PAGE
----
Amazon.com is working with American Express to sponsor a contest for online film producers. Amazon will use Macromedia Flash video as the exclusive online video format for filmmakers to deliver submissions to site visitors.
High definition is inextricably entwined with several fundamental technological changes local stations, station groups and networks face today.
At the same time stations are being required to convert transmission to digital and re-engineer their studios for HD, they are being bombarded with decisions about other, new distribution opportunities, ranging from cell phones and mobile devices to the Web, that cloud the horizon and reshape their business model.
High Definition Technology Update recently learned that online retail giant Amazon.com is working with American Express to sponsor a contest for online film producers. Amazon chose Macromedia Flash video as the exclusive online video format for filmmakers to deliver submissions to site visitors. The decision prompted a call to Macromedia’s Chris Hock, director of product management, to find out what role, if any, Flash video might have for stations seeking HD Web distribution.
HDTU: When I think of Flash, I think of Web animation like the Jib Jab “This Land Is Your Land” parody.
Chris Hock: You are right on. The impression of Flash traditionally has focused on vector animation. The Jib Jab parody is an example. However, recently we recognized the need for publishers to have better options for creating great video experiences on the Web. Since then, we have focused on building powerful products and services to enable our customers to create seamless and immersive video experiences.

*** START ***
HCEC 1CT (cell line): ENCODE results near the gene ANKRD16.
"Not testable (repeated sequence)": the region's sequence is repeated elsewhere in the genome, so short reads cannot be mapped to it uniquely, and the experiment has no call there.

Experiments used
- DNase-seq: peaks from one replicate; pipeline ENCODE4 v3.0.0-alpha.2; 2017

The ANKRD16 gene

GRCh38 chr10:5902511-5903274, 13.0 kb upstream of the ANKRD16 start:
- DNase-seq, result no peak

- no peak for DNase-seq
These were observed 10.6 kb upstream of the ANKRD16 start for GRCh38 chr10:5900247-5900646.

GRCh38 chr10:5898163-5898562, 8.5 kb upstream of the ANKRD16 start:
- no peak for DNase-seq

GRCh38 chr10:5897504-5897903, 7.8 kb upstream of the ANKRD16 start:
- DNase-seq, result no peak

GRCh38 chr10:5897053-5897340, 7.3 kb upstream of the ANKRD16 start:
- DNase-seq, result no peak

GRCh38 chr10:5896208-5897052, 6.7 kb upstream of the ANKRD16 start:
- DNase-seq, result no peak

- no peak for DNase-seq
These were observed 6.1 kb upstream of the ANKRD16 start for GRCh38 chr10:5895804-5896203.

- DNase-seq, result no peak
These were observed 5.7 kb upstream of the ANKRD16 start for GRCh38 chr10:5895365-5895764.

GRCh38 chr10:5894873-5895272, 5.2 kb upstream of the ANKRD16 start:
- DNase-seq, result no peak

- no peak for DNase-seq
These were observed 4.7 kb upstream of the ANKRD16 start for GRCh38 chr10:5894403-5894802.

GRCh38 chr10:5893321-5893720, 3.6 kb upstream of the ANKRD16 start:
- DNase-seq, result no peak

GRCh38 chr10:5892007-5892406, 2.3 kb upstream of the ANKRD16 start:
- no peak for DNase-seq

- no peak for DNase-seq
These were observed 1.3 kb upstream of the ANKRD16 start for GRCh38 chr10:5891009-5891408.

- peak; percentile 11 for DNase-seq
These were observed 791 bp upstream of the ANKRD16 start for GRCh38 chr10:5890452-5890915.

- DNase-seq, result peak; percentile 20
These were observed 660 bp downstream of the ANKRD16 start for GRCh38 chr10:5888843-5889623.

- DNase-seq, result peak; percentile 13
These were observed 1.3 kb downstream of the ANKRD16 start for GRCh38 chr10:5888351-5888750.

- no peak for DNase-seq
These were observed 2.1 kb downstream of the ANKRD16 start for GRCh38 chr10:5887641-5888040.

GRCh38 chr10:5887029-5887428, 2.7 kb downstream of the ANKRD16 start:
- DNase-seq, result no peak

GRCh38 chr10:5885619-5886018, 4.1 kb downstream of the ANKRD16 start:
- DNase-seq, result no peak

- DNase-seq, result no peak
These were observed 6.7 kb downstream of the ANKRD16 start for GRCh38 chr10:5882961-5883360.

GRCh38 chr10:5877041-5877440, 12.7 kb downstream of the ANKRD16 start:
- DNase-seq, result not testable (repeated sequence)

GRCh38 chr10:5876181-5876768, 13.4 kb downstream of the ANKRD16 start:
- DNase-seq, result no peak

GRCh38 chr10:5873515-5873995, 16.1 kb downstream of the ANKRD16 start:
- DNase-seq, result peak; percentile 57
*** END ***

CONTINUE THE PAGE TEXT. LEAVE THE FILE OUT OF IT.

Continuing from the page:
HDTU: So when it comes to televisions and stations – whether it’s SD or HD - Flash is a tool that allows them to publish video content on their Web site?
CH: Yes. Not a lot of people know about Flash video in the broadcast world since it is relatively new. We have built a whole suite of tools for customers to ingest and encode into Flash video format, author interactive video experiences for the Web, and stream Flash video. In addition, we’ve built partnerships with content delivery networks so customers have an option for reliable, scalable and global delivery without the need to manage server infrastructure. The result is a solution that will enable stations to repurpose their content as well as develop new content, such as news stories, and deliver them over their or their partner’s Web sites.
HDTU: Why should a station repurpose its content using Flash video when there are a number of other Web video players, such as Windows Media, QuickTime and Real Player?
CH: The challenge that stations face is that there are no enforceable standards for video delivery on the Web today. The result? When you watch video on the Web today, you click a button, and nine out of 10 times you don’t get video to play. You get asked, “Do you want QuickTime or Real Player or Windows Media? Do you want small video files, or do you have broadband?” You can select downloads for your connection - 56k, 200k or 500k.